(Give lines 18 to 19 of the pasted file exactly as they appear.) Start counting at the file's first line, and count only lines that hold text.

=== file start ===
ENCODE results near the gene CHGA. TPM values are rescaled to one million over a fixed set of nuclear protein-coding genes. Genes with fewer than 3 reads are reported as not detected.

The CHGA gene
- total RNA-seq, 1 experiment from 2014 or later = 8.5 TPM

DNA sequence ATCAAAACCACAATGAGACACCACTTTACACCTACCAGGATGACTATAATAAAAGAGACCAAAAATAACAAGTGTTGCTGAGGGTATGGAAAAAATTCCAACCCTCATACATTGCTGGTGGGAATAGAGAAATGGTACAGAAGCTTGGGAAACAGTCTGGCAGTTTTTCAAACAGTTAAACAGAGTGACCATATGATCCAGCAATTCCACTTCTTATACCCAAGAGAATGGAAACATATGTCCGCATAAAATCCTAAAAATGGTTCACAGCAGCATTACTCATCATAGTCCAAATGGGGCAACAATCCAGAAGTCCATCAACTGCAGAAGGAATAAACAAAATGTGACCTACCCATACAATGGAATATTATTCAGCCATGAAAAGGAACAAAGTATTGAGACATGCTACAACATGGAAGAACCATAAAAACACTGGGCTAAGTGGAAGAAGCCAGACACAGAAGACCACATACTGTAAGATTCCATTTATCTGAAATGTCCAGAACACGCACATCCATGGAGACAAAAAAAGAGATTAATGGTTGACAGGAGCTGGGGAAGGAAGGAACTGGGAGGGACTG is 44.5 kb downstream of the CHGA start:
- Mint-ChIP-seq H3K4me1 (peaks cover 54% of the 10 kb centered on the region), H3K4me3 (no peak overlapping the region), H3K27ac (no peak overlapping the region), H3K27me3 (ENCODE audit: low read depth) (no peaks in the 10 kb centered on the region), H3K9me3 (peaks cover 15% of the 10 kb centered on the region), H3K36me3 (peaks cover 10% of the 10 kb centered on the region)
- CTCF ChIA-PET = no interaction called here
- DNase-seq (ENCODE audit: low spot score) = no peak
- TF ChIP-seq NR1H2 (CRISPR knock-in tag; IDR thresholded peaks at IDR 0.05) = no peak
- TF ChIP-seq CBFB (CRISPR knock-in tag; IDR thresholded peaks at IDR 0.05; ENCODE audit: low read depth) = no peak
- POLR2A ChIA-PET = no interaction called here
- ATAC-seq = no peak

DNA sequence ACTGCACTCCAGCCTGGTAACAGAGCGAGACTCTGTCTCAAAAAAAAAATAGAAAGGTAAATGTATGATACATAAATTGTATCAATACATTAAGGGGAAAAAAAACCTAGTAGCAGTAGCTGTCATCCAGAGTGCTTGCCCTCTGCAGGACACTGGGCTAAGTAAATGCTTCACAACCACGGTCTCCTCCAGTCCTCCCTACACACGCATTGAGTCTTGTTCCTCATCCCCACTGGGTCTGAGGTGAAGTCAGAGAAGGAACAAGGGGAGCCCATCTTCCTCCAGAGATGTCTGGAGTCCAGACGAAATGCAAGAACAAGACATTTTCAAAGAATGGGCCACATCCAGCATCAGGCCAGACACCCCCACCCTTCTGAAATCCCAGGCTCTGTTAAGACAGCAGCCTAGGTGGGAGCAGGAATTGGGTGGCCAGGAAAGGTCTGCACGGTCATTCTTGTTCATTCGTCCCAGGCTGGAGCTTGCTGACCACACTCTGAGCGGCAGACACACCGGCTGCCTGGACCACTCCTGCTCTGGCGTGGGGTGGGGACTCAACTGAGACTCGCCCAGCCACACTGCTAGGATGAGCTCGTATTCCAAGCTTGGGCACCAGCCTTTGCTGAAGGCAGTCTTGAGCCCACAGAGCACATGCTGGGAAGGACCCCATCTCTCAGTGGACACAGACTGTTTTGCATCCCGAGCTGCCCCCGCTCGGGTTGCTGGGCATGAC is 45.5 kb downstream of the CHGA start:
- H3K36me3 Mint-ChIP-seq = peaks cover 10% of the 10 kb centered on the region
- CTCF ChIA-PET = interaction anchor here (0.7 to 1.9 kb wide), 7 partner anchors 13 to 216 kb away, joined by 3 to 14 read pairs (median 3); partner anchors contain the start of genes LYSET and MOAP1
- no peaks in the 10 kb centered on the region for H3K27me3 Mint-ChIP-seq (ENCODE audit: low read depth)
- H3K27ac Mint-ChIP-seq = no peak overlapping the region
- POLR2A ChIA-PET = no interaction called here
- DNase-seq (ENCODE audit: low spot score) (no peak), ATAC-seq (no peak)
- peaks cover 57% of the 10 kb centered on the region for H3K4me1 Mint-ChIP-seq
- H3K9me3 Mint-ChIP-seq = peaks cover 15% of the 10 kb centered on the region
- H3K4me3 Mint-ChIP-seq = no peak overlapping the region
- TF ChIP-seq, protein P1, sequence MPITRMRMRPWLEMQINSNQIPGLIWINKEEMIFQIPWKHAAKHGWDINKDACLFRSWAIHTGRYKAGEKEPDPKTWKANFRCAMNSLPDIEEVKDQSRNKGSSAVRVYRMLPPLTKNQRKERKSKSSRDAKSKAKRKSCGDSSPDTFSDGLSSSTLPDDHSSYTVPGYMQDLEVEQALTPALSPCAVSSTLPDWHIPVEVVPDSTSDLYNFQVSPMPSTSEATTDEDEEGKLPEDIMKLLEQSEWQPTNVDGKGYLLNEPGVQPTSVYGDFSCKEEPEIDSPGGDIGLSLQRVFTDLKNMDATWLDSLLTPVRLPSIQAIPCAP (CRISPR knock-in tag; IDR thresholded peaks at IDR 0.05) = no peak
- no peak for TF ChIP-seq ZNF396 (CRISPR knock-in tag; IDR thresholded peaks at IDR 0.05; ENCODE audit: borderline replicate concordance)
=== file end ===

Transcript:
- DNase-seq (ENCODE audit: low spot score) (no peak), ATAC-seq (no peak)
- peaks cover 57% of the 10 kb centered on the region for H3K4me1 Mint-ChIP-seq